Guest blogger Leslie Adler: If your friend is hitting rock bottom, here are tips on how to react.
Since I have had my share of "bad news," people frequently ask me about what to say when calling someone about whom you have heard bad news. "I heard my old friend from high school has cancer, should I call?" "I heard my neighbor is out of a job, should I call?" "I read in the newspaper that my friend's father was arrested for racketeering, should I call?" These are some of the examples, always followed by, "And what should I say?"
Should you call?
• You are calling because you are truly concerned about their well-being
• Other than in the case of death, you are not using your "somebody died" voice
• You understand that you are calling to express your support, sympathy or to simply tell the person that they are in your thoughts and prayers and should you leave a message, you are not expecting a return call.
• You have information or resources you think would be helpful to them and you are prepared to go beyond the offer of help should they be willing to accept your help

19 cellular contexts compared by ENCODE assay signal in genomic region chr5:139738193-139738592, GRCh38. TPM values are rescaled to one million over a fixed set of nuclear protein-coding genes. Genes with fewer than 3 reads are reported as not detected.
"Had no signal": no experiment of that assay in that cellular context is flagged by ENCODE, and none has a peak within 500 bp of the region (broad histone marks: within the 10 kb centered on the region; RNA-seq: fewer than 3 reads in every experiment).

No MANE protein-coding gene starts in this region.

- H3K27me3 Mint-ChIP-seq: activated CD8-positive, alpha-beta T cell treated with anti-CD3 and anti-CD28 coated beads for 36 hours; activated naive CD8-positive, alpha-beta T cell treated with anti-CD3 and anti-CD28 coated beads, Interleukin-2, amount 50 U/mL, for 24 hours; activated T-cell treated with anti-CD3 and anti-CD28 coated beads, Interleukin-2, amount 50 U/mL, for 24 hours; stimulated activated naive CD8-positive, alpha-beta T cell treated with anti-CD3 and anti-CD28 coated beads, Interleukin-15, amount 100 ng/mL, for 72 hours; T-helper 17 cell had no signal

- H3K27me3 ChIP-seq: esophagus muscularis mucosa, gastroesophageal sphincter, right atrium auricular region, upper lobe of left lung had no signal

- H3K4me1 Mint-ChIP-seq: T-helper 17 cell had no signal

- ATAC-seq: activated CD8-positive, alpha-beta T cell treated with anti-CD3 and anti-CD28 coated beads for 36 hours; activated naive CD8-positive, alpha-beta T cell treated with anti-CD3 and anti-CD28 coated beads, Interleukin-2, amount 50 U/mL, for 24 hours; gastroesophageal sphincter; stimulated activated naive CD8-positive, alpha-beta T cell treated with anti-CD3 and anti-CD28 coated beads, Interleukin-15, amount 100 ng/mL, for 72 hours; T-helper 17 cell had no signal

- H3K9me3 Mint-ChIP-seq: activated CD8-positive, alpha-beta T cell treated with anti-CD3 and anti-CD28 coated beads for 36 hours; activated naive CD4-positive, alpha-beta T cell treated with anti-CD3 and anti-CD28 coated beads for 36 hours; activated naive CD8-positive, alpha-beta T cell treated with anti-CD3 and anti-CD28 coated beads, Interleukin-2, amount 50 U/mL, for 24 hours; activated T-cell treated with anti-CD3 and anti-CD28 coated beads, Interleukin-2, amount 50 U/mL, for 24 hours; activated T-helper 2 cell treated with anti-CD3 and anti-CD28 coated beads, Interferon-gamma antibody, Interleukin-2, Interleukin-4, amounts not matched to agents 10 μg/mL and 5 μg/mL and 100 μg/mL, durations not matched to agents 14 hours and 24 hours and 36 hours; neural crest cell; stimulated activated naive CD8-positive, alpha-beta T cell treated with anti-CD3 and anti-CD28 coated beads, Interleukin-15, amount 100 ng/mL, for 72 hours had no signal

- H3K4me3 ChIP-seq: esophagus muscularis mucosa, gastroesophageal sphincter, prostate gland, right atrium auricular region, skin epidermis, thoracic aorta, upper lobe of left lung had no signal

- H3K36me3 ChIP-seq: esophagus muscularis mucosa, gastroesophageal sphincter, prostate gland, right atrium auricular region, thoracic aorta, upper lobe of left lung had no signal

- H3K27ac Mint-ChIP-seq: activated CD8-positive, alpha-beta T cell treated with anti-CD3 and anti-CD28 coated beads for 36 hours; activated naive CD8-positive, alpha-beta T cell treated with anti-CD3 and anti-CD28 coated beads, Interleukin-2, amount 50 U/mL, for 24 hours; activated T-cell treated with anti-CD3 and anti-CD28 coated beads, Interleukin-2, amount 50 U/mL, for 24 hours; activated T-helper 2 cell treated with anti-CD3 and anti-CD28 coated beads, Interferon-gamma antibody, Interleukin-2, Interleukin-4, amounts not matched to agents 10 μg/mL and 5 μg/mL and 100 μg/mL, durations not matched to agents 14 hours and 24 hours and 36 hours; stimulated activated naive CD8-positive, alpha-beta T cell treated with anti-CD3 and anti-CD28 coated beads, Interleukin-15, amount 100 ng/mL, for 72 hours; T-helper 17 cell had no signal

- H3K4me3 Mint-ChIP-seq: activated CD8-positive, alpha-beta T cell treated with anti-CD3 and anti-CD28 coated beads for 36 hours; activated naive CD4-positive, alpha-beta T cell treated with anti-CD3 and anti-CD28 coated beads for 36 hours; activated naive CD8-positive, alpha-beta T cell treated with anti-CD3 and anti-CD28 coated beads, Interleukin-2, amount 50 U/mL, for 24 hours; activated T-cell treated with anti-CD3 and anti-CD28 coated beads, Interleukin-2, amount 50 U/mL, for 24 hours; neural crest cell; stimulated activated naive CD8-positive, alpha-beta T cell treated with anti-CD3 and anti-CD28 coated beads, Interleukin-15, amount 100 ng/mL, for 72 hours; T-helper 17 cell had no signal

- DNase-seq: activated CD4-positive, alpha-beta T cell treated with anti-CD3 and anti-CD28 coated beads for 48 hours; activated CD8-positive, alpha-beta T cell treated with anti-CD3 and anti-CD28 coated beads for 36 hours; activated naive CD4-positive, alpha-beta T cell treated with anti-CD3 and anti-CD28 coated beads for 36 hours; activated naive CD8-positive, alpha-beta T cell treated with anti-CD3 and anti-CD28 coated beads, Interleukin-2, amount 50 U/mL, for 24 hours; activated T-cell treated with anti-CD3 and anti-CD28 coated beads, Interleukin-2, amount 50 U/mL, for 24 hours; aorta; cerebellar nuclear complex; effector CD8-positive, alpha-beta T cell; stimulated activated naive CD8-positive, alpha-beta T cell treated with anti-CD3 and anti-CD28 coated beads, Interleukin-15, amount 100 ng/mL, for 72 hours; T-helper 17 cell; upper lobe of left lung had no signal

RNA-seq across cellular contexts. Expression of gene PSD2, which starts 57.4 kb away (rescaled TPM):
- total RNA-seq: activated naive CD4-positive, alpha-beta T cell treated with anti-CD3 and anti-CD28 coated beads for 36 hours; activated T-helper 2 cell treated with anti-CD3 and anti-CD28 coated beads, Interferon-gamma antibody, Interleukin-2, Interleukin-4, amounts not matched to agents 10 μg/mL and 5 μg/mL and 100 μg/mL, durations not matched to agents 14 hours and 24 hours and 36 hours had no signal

• You might be able to make them laugh.
• You are calling because you have to be "in on the action" and the call is more about your needs than theirs
• You want to gossip about what you learned about the situation
• You have no sympathy and are not supportive of their situation
• You want to wallow in their situation more than they do.
What should you say?
• "I heard about your illness and you are in my thoughts and prayers."
• "I heard you were out of a job and I know a recruiter who is excellent in your field."
• "I heard about your father's arrest and if there is anything I can do to show my support or to help you when you are helping your father, please let me know."
• "I heard you are going through chemo and I know you will kick some serious cancer ass."
Finally, what not to say -- these things are not helpful
• "Oh, I know someone who died from that."
• "This is not a good time to be laid-off, the job market sucks."
• "I knew your father was a crook."
Stop laughing, because people can be that dumb.
Remember, if you follow the rules of Bad News Etiquette your call will be appreciated and you actually may help to brighten the moment, hour or day of the friend dealing with the news.